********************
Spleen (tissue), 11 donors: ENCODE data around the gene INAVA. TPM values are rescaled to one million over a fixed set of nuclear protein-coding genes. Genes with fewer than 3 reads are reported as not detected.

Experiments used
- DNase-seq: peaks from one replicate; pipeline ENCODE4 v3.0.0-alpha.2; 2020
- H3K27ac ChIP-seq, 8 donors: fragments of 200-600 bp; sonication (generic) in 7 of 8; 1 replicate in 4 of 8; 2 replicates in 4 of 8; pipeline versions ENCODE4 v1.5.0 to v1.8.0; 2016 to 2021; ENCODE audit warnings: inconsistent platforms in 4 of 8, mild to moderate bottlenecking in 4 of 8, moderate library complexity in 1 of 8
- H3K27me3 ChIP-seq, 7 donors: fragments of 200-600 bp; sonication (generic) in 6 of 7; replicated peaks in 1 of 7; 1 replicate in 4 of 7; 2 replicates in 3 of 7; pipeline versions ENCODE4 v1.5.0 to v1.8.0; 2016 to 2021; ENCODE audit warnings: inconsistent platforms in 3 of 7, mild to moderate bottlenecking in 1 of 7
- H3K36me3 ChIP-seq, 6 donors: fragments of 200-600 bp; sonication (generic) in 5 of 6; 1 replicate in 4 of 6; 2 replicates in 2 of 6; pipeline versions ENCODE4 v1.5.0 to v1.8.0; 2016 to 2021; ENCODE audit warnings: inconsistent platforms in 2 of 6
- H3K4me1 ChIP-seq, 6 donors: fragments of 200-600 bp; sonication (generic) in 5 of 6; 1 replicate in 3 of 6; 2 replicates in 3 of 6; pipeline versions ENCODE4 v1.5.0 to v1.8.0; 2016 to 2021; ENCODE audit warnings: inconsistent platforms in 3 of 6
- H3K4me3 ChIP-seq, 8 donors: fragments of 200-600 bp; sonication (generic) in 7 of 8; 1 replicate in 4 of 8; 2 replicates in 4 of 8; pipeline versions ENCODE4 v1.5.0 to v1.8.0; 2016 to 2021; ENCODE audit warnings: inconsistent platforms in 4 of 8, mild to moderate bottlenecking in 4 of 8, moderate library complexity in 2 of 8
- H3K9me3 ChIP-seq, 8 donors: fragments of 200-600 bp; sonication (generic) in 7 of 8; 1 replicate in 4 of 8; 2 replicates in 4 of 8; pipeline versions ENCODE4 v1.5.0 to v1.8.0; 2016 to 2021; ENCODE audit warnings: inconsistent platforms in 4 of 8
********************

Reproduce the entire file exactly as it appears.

Spleen (tissue), 11 donors: ENCODE data around the gene INAVA. TPM values are rescaled to one million over a fixed set of nuclear protein-coding genes. Genes with fewer than 3 reads are reported as not detected.

Experiments used
- DNase-seq: peaks from one replicate; pipeline ENCODE4 v3.0.0-alpha.2; 2020
- H3K27ac ChIP-seq, 8 donors: fragments of 200-600 bp; sonication (generic) in 7 of 8; 1 replicate in 4 of 8; 2 replicates in 4 of 8; pipeline versions ENCODE4 v1.5.0 to v1.8.0; 2016 to 2021; ENCODE audit warnings: inconsistent platforms in 4 of 8, mild to moderate bottlenecking in 4 of 8, moderate library complexity in 1 of 8
- H3K27me3 ChIP-seq, 7 donors: fragments of 200-600 bp; sonication (generic) in 6 of 7; replicated peaks in 1 of 7; 1 replicate in 4 of 7; 2 replicates in 3 of 7; pipeline versions ENCODE4 v1.5.0 to v1.8.0; 2016 to 2021; ENCODE audit warnings: inconsistent platforms in 3 of 7, mild to moderate bottlenecking in 1 of 7
- H3K36me3 ChIP-seq, 6 donors: fragments of 200-600 bp; sonication (generic) in 5 of 6; 1 replicate in 4 of 6; 2 replicates in 2 of 6; pipeline versions ENCODE4 v1.5.0 to v1.8.0; 2016 to 2021; ENCODE audit warnings: inconsistent platforms in 2 of 6
- H3K4me1 ChIP-seq, 6 donors: fragments of 200-600 bp; sonication (generic) in 5 of 6; 1 replicate in 3 of 6; 2 replicates in 3 of 6; pipeline versions ENCODE4 v1.5.0 to v1.8.0; 2016 to 2021; ENCODE audit warnings: inconsistent platforms in 3 of 6
- H3K4me3 ChIP-seq, 8 donors: fragments of 200-600 bp; sonication (generic) in 7 of 8; 1 replicate in 4 of 8; 2 replicates in 4 of 8; pipeline versions ENCODE4 v1.5.0 to v1.8.0; 2016 to 2021; ENCODE audit warnings: inconsistent platforms in 4 of 8, mild to moderate bottlenecking in 4 of 8, moderate library complexity in 2 of 8
- H3K9me3 ChIP-seq, 8 donors: fragments of 200-600 bp; sonication (generic) in 7 of 8; 1 replicate in 4 of 8; 2 replicates in 4 of 8; pipeline versions ENCODE4 v1.5.0 to v1.8.0; 2016 to 2021; ENCODE audit warnings: inconsistent platforms in 4 of 8